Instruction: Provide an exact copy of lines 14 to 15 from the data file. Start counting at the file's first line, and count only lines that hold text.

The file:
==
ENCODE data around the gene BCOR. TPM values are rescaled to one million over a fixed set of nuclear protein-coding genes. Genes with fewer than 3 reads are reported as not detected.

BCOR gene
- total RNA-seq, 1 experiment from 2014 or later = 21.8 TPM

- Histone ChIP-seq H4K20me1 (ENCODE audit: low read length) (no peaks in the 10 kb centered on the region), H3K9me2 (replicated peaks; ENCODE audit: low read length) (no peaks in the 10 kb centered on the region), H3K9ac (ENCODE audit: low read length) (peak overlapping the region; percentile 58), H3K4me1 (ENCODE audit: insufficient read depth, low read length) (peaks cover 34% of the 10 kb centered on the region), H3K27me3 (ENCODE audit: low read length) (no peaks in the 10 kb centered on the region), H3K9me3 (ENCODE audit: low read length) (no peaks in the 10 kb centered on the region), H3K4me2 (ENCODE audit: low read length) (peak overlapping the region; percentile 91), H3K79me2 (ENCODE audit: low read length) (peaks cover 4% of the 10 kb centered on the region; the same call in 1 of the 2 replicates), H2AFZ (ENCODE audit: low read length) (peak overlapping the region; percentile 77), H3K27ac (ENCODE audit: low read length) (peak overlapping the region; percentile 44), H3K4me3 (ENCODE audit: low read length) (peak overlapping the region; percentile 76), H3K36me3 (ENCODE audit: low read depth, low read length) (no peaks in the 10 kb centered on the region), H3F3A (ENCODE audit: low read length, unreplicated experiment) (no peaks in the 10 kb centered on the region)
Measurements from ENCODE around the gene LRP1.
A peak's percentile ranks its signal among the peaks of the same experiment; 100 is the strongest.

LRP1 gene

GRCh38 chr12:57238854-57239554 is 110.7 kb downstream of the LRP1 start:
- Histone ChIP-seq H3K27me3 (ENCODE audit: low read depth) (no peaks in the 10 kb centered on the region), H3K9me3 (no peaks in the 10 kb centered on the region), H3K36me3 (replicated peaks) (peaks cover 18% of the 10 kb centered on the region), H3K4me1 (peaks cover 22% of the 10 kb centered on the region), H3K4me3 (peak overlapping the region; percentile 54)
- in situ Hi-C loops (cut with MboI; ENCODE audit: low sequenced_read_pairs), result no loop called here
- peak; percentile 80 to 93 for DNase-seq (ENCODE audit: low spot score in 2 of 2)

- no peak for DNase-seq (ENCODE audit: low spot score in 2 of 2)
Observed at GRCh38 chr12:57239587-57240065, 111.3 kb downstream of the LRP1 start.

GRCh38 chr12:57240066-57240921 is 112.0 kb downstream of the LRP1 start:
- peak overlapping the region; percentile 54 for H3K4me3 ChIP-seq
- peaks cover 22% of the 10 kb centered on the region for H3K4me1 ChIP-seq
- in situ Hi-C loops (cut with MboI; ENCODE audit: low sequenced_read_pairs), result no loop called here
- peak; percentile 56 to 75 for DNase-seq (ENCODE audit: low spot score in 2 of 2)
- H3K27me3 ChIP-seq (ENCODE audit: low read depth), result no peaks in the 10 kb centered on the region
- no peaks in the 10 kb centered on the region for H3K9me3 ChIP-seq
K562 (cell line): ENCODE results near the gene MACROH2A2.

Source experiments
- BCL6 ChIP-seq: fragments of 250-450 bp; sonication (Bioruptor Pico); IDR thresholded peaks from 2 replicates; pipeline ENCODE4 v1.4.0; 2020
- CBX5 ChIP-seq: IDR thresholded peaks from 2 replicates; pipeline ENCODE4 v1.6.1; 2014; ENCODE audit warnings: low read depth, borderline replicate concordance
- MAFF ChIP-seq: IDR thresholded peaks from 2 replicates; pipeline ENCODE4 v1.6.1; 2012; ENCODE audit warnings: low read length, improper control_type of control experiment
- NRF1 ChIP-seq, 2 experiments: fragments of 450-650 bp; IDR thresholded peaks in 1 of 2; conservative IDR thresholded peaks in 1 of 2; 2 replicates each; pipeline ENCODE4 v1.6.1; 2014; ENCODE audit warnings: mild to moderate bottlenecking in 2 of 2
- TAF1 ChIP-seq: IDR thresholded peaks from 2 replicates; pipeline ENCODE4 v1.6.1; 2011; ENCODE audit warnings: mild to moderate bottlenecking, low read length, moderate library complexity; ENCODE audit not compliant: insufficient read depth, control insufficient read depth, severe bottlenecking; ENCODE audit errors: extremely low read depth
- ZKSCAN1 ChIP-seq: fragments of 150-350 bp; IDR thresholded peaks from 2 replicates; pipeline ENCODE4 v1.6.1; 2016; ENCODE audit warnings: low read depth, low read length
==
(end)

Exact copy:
GRCh38 chr12:57240066-57240921 is 112.0 kb downstream of the LRP1 start:
- peak overlapping the region; percentile 54 for H3K4me3 ChIP-seq